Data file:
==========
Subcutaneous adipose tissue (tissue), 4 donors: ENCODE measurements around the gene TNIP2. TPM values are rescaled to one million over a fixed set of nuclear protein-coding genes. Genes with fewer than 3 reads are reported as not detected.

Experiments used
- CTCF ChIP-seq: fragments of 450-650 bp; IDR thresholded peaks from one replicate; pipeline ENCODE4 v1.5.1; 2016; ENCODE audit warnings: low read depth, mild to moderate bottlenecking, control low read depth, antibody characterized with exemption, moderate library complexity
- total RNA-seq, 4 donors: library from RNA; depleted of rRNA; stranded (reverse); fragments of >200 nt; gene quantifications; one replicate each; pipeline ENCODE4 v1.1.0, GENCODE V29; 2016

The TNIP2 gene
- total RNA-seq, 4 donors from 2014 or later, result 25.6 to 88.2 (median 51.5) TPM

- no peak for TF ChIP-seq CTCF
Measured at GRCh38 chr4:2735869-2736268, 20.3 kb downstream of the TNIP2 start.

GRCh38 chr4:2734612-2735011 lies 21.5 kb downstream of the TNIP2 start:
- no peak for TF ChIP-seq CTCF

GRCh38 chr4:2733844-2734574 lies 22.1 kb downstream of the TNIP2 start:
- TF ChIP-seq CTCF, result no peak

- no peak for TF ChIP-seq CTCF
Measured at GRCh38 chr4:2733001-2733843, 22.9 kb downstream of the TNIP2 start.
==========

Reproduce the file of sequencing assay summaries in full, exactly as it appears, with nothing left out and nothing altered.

Subcutaneous adipose tissue (tissue), 4 donors: ENCODE measurements around the gene TNIP2. TPM values are rescaled to one million over a fixed set of nuclear protein-coding genes. Genes with fewer than 3 reads are reported as not detected.

Experiments used
- CTCF ChIP-seq: fragments of 450-650 bp; IDR thresholded peaks from one replicate; pipeline ENCODE4 v1.5.1; 2016; ENCODE audit warnings: low read depth, mild to moderate bottlenecking, control low read depth, antibody characterized with exemption, moderate library complexity
- total RNA-seq, 4 donors: library from RNA; depleted of rRNA; stranded (reverse); fragments of >200 nt; gene quantifications; one replicate each; pipeline ENCODE4 v1.1.0, GENCODE V29; 2016

The TNIP2 gene
- total RNA-seq, 4 donors from 2014 or later, result 25.6 to 88.2 (median 51.5) TPM

- no peak for TF ChIP-seq CTCF
Measured at GRCh38 chr4:2735869-2736268, 20.3 kb downstream of the TNIP2 start.

GRCh38 chr4:2734612-2735011 lies 21.5 kb downstream of the TNIP2 start:
- no peak for TF ChIP-seq CTCF

GRCh38 chr4:2733844-2734574 lies 22.1 kb downstream of the TNIP2 start:
- TF ChIP-seq CTCF, result no peak

- no peak for TF ChIP-seq CTCF
Measured at GRCh38 chr4:2733001-2733843, 22.9 kb downstream of the TNIP2 start.